Made it to the big Thursday meeting! Late as usual - didn't get out of work until 6 and then I got a little off-course looking for the high school (if you start walking north on Pearl Street just north of the Brooklyn Bridge, and you keep walking straight up what appears to be the same street, it turns into a different street - Pearl Street hangs a pretty big turn to the west & I missed that). I missed the introduction, but I think it was mostly a review of Vision 2020. It was more the 3-minute testimonies I was interested in, though, and I heard a LOT of those.
I think it was a good turnout. Lots of familiar faces, plus a lot that I'd never seen before, and a huge list of speakers - I left a little before 10, I think it was, and it was still going on. I believe that there were speakers from every borough, and the interests represented ran the gamut from Ed Kelly, Executive Director of the NYNJ Maritime Association (he of the tired old horse, such a good speaker otherwise, sigh) to people who would just like to take a nice walk beside the river without risking sprained ankles (doesn't seem like such a crazy thing to ask, does it?).
It was a long & diverse meeting & if you'll forgive me for a longwinded review, I think I'm just going to retype my notes - I was jotting down everything that caught my attention. There were definite recurring themes & if I have another quiet evening soon, I may come back & try to summarize in another post - but this is how I'm going to start.
The first 3 speakers were unfortunately unintelligible due to a bad mic in a bad place. That was doubly unfortunate to me because 2 of them were friends whose testimony I really would've liked to hear - John McGarvey, representing the Long Island City Community Boathouse (I'm sorry, I'm feeling too lazy to link, but LICB & PortSide are both on my blogroll), and Carolina Salguero of PortSideNY. Couldn't make out a blessed word of John's. It was like the teacher on the Charlie Brown specials. Carolina suffered a similar fate although I did make out one very nice point:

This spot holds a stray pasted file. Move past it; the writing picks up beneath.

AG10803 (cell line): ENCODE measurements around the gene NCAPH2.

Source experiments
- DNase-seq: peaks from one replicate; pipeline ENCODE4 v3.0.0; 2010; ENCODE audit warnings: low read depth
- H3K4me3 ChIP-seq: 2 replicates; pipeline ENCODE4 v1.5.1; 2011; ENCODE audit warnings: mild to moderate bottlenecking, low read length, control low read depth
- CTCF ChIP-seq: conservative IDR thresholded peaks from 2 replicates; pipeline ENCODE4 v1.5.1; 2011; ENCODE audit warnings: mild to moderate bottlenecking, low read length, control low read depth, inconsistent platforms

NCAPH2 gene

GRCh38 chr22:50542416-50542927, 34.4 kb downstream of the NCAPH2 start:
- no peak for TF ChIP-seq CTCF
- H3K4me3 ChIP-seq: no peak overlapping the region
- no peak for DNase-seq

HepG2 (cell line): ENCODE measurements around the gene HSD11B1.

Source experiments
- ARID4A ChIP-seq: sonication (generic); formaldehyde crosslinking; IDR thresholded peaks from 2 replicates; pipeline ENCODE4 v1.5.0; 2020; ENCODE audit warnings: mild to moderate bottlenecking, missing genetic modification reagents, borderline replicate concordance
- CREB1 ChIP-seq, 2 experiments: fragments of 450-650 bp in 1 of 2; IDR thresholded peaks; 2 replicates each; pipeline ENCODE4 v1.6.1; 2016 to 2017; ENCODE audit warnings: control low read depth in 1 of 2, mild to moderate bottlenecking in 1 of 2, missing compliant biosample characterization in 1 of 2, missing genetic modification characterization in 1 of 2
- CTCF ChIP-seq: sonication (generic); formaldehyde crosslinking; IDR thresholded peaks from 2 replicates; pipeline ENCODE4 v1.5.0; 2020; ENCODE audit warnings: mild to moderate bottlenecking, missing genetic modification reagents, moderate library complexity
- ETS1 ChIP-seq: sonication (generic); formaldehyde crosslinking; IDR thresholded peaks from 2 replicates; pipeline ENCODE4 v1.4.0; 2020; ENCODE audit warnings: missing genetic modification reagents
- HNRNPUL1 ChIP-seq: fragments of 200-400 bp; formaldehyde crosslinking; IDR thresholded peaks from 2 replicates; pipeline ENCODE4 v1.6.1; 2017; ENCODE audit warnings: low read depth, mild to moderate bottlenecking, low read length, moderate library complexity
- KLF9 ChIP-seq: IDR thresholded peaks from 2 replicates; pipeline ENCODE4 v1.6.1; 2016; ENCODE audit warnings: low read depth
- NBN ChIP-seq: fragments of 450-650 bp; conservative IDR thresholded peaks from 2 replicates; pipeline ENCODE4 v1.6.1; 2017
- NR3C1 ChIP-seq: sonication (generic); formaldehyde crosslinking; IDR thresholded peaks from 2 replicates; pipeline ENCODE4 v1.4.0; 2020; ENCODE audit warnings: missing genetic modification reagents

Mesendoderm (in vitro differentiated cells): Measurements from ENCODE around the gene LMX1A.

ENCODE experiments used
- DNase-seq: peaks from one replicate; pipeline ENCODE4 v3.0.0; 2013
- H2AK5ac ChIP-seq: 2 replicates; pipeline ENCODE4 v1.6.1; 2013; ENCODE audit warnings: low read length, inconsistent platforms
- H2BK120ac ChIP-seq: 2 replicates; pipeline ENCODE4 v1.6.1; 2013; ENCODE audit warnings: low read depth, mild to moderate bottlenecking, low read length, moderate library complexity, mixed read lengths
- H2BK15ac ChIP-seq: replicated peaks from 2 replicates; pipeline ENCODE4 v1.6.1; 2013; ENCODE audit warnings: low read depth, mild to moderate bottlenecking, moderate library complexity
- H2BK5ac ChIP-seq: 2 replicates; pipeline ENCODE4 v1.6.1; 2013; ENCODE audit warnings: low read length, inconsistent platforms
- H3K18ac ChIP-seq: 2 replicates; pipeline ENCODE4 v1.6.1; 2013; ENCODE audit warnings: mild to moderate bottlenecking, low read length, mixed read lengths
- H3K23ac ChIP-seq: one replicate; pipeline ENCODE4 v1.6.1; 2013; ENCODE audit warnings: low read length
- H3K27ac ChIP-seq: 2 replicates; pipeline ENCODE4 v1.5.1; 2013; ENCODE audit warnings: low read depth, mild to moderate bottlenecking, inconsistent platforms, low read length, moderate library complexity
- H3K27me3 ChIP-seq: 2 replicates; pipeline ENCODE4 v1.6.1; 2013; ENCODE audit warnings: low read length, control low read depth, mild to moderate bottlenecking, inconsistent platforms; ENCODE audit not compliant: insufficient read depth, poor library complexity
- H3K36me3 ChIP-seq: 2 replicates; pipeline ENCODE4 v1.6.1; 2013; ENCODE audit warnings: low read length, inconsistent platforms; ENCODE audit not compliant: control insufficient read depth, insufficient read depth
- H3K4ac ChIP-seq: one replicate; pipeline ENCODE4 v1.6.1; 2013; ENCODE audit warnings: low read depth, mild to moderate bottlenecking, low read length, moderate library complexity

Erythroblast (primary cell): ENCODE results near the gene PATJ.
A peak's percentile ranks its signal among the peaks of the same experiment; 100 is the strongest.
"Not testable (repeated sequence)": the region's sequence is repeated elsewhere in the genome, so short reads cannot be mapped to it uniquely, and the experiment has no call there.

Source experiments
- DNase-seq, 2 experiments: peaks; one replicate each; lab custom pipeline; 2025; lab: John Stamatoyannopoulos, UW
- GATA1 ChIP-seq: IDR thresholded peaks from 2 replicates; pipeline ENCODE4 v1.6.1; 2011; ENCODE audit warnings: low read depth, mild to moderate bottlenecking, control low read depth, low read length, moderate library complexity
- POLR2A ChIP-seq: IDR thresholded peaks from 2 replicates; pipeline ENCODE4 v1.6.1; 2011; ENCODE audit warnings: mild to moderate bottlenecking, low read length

- Waterfront design shouldn't just involve landscape architects - you need "waterscape" specialists too.
I liked that...oh, and I think I will try to work this into themes, because that was a good one that came up a couple more times. The president of the North River Historic Ships Society (note to self: get them on the blogroll!!!) said that there just aren't enough piers, and that when maritime elements are chosen for use, they should be real, not just decorative (I think she was the one who mentioned 9/11 emergency work vessels tying off to trees & their crews scrambling over fences because the designers of the waterfront in Battery Park City never imagined that there might be a need to bring in boats...); John Doswell from the Working Harbor Committee took this all one step further, he's sending in a document called "How Piers Should Be Built". At least 2 other people referred to the dearth of facilities in Manhattan as making it difficult enough to run a large maritime event in NY that we get bypassed (a tall ship event that skipped us & went to Boston last year was given as a specific example).
Ed Kirkland from the Chelsea community board touched on the same topic in his 3 minutes about preserving our historic waterfront; he got more into the commercial aspect, referring to the irreplaceability of the Todd Shipyard Graving Dock, which has been famously (or maybe infamously) made into a parking lot for the Ikea in Red Hook.